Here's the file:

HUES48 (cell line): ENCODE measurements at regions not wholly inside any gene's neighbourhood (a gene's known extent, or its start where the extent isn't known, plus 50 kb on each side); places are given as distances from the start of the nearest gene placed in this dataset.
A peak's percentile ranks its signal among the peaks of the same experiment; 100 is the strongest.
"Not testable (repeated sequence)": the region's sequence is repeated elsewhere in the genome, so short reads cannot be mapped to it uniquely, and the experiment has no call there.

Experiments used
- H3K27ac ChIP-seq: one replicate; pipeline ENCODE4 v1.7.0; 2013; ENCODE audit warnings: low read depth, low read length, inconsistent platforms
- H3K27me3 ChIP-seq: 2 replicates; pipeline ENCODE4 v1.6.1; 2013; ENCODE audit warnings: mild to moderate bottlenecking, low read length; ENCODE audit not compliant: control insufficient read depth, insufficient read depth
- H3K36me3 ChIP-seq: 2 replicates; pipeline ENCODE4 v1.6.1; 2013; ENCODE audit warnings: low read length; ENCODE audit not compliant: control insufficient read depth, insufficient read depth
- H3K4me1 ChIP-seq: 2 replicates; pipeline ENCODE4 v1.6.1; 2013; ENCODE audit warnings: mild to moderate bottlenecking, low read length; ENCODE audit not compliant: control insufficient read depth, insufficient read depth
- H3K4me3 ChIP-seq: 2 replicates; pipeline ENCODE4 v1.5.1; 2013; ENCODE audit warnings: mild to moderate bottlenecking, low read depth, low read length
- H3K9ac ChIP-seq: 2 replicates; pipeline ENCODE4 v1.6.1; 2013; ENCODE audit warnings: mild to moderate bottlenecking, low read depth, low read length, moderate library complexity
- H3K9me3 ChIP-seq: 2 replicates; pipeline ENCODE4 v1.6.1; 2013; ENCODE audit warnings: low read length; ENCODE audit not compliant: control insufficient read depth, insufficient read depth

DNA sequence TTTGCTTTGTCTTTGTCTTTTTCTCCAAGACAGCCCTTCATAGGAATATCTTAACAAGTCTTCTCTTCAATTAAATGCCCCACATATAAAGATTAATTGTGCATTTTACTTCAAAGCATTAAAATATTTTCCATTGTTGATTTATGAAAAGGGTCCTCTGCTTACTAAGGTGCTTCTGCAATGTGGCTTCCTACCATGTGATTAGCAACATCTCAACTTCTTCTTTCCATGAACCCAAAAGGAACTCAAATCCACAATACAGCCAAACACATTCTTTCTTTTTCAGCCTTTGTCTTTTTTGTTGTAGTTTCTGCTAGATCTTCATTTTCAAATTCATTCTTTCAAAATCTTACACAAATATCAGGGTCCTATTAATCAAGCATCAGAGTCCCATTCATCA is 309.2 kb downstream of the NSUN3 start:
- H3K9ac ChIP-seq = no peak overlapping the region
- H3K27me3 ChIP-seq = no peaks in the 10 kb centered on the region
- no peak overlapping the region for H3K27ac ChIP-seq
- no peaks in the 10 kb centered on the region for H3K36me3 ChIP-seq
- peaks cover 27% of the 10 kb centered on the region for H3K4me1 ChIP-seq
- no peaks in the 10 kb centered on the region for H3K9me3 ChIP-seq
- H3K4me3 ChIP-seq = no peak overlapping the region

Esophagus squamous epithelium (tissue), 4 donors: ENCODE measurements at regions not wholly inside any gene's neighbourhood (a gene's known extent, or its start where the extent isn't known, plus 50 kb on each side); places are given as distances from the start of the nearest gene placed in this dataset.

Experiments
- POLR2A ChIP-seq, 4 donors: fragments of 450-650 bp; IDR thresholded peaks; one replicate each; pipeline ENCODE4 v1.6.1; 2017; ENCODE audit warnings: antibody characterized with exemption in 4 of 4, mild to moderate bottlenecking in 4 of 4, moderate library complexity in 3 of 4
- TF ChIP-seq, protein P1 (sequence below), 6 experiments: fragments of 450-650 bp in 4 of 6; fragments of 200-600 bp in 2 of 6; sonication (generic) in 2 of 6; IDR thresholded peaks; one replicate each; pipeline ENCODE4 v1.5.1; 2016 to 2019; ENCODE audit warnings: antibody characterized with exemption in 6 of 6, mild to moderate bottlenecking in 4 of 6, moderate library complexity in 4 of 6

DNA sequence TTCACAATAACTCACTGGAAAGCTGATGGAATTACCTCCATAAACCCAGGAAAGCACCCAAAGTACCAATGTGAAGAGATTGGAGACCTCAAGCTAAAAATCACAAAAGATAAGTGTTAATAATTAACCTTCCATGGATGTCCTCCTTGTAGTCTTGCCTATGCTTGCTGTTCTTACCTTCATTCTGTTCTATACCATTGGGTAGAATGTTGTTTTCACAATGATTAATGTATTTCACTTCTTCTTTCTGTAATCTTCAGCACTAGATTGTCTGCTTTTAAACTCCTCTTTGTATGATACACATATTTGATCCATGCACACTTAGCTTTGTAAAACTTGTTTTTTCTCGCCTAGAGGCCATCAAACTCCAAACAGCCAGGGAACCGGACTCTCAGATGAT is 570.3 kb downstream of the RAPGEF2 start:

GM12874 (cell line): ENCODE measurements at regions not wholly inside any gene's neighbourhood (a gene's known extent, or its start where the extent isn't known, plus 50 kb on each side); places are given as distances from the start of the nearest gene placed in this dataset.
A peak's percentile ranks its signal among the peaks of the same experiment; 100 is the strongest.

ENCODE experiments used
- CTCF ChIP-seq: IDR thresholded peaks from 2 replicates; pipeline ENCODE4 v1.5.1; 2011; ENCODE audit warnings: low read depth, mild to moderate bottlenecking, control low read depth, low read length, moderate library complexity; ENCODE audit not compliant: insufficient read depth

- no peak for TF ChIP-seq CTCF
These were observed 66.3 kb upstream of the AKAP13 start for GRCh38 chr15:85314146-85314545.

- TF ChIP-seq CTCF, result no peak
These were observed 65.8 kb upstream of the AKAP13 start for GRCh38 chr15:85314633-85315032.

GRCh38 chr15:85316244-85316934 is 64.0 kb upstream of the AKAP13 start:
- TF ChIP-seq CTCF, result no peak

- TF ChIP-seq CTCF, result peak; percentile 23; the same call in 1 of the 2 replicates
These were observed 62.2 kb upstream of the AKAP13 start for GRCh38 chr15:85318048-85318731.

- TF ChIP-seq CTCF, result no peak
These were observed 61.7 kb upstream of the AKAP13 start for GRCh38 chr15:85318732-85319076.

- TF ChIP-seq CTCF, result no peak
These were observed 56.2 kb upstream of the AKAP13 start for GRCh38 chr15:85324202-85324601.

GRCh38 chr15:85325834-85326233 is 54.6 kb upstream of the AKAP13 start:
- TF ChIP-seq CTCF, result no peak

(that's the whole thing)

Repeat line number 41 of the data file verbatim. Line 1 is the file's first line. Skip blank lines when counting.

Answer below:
GRCh38 chr15:85325834-85326233 is 54.6 kb upstream of the AKAP13 start: